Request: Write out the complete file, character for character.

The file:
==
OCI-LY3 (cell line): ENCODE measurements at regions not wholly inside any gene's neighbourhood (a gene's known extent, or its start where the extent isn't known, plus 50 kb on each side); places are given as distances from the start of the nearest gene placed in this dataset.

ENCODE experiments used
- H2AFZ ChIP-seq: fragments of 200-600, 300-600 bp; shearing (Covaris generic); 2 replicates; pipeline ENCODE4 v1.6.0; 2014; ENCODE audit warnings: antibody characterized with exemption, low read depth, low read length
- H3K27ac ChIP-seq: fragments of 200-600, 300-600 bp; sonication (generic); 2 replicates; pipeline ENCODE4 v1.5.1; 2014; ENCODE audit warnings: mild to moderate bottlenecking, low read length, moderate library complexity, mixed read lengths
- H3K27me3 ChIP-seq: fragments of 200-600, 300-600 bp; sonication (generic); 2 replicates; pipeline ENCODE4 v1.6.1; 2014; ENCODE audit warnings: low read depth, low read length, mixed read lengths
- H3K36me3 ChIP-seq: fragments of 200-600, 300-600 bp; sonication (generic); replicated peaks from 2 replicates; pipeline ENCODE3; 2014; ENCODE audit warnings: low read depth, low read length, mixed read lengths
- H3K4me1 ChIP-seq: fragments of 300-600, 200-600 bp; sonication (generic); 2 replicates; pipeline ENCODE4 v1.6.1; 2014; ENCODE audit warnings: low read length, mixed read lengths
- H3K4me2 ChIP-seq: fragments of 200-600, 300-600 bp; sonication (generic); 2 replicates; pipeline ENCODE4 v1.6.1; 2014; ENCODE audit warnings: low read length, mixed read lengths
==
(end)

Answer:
OCI-LY3 (cell line): ENCODE measurements at regions not wholly inside any gene's neighbourhood (a gene's known extent, or its start where the extent isn't known, plus 50 kb on each side); places are given as distances from the start of the nearest gene placed in this dataset.

ENCODE experiments used
- H2AFZ ChIP-seq: fragments of 200-600, 300-600 bp; shearing (Covaris generic); 2 replicates; pipeline ENCODE4 v1.6.0; 2014; ENCODE audit warnings: antibody characterized with exemption, low read depth, low read length
- H3K27ac ChIP-seq: fragments of 200-600, 300-600 bp; sonication (generic); 2 replicates; pipeline ENCODE4 v1.5.1; 2014; ENCODE audit warnings: mild to moderate bottlenecking, low read length, moderate library complexity, mixed read lengths
- H3K27me3 ChIP-seq: fragments of 200-600, 300-600 bp; sonication (generic); 2 replicates; pipeline ENCODE4 v1.6.1; 2014; ENCODE audit warnings: low read depth, low read length, mixed read lengths
- H3K36me3 ChIP-seq: fragments of 200-600, 300-600 bp; sonication (generic); replicated peaks from 2 replicates; pipeline ENCODE3; 2014; ENCODE audit warnings: low read depth, low read length, mixed read lengths
- H3K4me1 ChIP-seq: fragments of 300-600, 200-600 bp; sonication (generic); 2 replicates; pipeline ENCODE4 v1.6.1; 2014; ENCODE audit warnings: low read length, mixed read lengths
- H3K4me2 ChIP-seq: fragments of 200-600, 300-600 bp; sonication (generic); 2 replicates; pipeline ENCODE4 v1.6.1; 2014; ENCODE audit warnings: low read length, mixed read lengths